[Visual tracking with/without passive whole-body rotation in Parkinson's disease (PD): Dissociation of smooth-pursuit and cancellation of vestibulo-ocular reflex (VOR)].

Rinsho shinkeigaku = Clinical neurology(2016)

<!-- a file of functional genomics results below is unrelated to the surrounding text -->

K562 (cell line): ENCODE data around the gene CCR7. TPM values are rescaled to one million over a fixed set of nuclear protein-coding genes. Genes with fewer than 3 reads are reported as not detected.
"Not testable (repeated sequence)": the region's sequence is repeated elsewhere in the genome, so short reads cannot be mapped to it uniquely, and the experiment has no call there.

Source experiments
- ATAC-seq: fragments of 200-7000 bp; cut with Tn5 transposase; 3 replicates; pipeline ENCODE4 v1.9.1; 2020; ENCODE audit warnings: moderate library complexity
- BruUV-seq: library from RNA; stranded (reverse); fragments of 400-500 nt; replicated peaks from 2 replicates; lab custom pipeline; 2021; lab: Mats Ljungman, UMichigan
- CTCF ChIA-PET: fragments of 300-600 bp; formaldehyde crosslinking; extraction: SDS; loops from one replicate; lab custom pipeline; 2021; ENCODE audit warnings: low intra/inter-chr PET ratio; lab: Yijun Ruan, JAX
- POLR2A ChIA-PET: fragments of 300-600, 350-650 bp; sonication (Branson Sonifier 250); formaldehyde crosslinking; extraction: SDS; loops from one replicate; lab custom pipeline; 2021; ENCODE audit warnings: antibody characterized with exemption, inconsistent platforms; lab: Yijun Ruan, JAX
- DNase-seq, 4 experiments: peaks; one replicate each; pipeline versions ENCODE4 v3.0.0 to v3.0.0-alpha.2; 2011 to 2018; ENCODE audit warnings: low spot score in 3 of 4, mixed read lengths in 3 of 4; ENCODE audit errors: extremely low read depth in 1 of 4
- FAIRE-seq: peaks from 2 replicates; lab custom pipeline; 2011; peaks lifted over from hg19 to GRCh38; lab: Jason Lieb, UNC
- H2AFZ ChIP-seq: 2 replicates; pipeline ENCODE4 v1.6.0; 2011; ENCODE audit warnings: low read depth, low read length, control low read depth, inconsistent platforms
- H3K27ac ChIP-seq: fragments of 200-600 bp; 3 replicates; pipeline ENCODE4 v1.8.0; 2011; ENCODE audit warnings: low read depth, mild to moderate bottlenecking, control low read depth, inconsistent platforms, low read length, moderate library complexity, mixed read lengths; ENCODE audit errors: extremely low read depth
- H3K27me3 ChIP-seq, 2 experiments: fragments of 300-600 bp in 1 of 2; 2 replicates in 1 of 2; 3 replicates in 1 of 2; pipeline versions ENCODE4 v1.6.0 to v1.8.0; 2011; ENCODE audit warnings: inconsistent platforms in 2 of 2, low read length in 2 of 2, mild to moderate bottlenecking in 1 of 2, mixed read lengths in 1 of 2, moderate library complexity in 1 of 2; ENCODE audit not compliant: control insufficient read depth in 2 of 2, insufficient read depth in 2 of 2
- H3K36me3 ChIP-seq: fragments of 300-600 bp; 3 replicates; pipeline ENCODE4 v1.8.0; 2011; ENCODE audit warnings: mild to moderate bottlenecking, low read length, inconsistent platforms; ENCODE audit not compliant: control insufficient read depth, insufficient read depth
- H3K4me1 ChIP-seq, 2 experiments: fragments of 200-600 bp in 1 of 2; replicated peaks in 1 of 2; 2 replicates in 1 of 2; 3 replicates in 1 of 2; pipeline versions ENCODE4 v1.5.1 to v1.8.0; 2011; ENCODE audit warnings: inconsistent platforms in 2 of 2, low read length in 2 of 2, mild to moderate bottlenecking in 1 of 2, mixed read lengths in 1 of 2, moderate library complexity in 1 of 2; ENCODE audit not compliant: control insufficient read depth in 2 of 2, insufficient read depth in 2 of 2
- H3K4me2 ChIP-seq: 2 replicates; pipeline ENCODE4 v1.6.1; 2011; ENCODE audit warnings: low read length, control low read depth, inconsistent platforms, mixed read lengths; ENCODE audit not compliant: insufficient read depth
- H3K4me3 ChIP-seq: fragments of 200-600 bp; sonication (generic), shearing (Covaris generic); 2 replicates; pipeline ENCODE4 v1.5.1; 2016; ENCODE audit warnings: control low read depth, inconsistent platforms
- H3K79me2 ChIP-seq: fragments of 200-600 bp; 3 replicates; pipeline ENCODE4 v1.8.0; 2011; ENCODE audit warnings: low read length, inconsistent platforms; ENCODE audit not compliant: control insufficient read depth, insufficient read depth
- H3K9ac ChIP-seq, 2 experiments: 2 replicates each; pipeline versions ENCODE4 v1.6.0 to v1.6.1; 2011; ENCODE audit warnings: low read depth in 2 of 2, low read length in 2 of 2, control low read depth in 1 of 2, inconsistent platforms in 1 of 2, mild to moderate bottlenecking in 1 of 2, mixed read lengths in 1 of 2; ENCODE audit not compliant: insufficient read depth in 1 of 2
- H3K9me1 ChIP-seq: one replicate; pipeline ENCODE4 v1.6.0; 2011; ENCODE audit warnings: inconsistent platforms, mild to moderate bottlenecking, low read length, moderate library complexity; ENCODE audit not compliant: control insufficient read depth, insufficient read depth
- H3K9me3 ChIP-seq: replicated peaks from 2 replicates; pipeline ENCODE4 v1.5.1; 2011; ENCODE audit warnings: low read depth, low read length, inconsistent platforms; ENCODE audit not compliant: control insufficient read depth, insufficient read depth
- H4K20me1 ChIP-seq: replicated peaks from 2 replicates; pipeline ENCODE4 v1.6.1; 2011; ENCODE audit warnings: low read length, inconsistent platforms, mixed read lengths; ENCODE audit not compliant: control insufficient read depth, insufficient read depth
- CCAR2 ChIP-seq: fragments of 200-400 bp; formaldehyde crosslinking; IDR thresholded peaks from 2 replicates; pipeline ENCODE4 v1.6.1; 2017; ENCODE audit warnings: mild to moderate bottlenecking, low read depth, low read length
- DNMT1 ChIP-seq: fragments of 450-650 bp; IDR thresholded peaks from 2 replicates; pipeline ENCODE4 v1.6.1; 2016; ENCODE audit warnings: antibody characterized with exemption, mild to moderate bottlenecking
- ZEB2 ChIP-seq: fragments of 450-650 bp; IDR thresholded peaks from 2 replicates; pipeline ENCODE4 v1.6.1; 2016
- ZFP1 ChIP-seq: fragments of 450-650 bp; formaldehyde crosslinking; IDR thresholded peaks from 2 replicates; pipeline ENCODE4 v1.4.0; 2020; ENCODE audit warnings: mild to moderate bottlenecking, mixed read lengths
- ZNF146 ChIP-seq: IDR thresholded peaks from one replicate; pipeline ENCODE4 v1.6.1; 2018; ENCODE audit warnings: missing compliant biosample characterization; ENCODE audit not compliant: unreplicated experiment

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Although impaired smooth-pursuit in Parkinson's disease (PD) is well known, reports are conflicting on the ability to cancel vestibulo-ocular reflex (VOR) when the target moves with head, requiring gaze-pursuit. To compare visual tracking performance with or without passive whole-body rotation, we examined eye movements of 10 PD patients and 6 age-matched controls during sinusoidal horizontal smooth-pursuit and passive whole-body rotation (0.3 Hz, ± 10°). Three tasks were tested: smooth-pursuit, VOR cancellation, and VORx1 while subjects fixated an earth-stationary spot during whole-body rotation. Mean ± SD eye velocity gains (eye velocities/stimulus velocities) of PD patients during the 3 tasks were 0.32 ± 0.24 0.25 ± 0.22, 0.85 ± 0.20, whereas those of controls were 0.91 ± 0.06, 0.14 ± 0.07, 0.94 ± 0.05, respectively. Difference was significant between the two subject groups only during smooth-pursuit. Plotting eye-velocity gains of individual subjects during VOR cancellation against those during smooth-pursuit revealed significant negative linear correlation between the two parameters in the controls, but no correlation was found in PD patients. Based on the regression equation of the controls, we estimated expected eye velocity gains of individual subjects during VOR cancellation from their smooth-pursuit gains. Estimated gains of PD patients during VOR cancellation were significantly different from their actual gains, suggesting that different neural mechanisms operate during VOR cancellation in the controls and PD.
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